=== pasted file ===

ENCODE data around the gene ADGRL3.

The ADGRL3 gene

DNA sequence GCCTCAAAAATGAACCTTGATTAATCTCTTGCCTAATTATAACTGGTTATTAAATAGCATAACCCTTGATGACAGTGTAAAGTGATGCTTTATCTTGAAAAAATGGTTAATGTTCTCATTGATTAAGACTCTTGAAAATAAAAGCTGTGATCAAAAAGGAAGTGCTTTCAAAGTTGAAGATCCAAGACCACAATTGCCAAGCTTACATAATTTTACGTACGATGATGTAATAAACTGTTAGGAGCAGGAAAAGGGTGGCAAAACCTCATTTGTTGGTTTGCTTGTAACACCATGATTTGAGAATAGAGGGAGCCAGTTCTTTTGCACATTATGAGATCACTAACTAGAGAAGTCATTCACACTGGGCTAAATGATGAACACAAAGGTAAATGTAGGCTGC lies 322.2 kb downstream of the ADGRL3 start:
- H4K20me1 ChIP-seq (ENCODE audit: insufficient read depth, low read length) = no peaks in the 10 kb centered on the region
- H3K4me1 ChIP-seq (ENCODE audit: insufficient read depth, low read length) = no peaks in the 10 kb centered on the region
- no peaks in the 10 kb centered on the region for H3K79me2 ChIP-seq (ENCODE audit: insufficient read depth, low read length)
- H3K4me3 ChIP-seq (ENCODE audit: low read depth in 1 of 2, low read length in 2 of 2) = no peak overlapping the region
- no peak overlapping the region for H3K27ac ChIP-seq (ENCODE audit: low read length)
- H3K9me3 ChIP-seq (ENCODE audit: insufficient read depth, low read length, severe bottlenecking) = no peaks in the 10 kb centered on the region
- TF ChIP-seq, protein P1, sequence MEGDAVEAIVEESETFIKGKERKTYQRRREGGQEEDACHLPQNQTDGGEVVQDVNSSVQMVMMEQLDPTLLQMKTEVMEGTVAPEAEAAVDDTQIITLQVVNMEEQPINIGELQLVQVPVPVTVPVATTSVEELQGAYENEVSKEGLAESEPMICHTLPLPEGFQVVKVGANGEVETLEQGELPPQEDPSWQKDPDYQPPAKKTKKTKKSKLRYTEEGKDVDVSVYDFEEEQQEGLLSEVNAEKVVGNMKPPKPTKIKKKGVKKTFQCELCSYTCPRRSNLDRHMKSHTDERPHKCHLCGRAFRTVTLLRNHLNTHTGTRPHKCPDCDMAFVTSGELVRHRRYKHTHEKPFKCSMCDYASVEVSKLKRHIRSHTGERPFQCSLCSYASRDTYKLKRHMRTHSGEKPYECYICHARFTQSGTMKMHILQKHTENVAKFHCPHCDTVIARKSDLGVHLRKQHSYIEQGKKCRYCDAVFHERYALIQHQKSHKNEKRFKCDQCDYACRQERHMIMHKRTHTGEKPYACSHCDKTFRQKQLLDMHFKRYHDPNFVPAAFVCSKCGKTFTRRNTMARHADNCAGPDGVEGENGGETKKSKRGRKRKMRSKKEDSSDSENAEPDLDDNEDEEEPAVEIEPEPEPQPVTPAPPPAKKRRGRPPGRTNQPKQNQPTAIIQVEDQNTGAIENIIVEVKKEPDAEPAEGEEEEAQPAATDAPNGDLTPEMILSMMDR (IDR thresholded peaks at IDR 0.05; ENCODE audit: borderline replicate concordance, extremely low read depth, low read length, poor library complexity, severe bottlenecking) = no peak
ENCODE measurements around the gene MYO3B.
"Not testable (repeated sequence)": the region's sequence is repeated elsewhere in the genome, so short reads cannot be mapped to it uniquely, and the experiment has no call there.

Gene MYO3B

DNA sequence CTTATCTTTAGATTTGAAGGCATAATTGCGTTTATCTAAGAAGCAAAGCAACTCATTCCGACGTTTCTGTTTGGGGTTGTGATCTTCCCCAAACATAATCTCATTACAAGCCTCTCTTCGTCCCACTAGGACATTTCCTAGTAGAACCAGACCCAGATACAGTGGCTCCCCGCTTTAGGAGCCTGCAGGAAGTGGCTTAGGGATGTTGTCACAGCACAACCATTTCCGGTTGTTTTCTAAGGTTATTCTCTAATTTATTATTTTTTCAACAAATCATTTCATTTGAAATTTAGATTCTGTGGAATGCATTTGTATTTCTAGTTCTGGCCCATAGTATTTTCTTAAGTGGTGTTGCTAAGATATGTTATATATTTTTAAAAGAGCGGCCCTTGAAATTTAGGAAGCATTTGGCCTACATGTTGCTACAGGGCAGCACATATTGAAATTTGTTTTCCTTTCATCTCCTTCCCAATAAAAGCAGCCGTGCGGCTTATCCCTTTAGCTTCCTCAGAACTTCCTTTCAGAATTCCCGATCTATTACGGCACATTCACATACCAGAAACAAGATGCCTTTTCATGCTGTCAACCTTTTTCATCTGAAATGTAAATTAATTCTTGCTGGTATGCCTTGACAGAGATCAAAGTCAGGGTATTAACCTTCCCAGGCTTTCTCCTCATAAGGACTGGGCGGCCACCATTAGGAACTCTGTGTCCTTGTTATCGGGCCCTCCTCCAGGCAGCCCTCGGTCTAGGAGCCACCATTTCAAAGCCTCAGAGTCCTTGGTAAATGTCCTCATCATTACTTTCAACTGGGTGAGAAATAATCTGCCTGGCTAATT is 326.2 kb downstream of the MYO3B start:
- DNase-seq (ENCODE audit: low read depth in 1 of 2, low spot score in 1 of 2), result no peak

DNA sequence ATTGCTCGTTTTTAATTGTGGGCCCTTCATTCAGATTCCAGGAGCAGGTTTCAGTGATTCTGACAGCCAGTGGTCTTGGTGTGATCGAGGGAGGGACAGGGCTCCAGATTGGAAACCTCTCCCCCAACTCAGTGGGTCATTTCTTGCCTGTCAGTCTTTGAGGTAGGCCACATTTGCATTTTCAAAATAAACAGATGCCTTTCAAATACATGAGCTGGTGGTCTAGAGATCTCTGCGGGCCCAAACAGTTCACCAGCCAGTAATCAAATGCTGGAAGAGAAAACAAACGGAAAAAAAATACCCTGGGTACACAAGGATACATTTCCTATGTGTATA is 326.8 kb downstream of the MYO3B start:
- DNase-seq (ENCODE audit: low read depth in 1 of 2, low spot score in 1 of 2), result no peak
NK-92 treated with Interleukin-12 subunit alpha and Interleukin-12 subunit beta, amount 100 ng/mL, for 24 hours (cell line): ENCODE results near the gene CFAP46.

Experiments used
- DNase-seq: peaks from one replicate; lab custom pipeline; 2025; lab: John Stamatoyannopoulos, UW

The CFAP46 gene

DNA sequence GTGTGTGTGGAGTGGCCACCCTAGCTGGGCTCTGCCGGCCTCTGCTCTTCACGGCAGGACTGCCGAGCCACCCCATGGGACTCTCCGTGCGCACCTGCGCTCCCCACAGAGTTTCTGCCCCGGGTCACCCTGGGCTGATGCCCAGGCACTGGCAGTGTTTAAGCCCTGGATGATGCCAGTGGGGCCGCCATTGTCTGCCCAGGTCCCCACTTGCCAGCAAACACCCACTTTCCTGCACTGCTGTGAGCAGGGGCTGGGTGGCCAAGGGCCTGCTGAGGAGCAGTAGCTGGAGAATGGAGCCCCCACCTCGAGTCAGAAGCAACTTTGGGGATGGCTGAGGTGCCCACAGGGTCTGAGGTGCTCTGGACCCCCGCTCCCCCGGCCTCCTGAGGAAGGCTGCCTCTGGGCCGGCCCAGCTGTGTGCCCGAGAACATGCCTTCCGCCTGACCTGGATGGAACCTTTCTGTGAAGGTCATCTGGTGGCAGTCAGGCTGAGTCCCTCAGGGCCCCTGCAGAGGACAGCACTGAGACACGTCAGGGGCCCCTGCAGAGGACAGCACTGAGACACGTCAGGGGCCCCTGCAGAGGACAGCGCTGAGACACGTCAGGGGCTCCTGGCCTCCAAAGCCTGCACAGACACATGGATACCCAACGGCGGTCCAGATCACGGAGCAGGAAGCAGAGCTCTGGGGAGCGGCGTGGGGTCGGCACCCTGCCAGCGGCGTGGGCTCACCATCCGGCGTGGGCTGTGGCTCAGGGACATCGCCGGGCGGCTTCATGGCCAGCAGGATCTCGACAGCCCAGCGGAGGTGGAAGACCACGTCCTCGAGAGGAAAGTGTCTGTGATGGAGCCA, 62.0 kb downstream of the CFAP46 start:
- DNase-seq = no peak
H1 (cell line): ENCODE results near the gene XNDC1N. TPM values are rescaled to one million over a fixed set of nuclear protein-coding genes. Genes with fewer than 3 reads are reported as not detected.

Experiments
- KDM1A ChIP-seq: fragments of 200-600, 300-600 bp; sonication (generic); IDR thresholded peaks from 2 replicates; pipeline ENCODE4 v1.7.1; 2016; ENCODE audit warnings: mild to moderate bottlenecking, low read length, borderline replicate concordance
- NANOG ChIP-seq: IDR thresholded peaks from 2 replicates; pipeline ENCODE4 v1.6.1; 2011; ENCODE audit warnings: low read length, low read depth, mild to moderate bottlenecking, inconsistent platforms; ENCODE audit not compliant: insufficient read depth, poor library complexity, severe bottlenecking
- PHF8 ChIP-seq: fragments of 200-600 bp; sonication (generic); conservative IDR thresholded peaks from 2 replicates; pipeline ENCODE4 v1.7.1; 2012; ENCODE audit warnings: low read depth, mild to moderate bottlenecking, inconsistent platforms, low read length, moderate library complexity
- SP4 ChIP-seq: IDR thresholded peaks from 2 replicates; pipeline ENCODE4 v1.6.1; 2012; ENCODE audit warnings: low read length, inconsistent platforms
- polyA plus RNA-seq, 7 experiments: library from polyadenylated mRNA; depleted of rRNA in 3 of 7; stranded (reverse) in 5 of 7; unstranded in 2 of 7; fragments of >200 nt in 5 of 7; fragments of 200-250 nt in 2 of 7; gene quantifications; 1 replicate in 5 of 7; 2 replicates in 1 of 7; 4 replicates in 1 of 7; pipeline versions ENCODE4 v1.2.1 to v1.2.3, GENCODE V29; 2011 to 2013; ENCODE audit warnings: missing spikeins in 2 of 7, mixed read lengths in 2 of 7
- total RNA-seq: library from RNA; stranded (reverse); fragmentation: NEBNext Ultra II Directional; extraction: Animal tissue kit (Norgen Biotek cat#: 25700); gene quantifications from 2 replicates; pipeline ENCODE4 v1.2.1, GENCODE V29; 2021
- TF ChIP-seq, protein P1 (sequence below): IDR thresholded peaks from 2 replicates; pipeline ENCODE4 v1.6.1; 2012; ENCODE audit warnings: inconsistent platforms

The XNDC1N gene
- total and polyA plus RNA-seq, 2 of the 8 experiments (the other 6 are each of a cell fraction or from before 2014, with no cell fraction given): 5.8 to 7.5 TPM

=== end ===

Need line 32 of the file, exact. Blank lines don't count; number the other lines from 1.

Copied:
- TF ChIP-seq, protein P1 (sequence below): IDR thresholded peaks from 2 replicates; pipeline ENCODE4 v1.6.1; 2012; ENCODE audit warnings: inconsistent platforms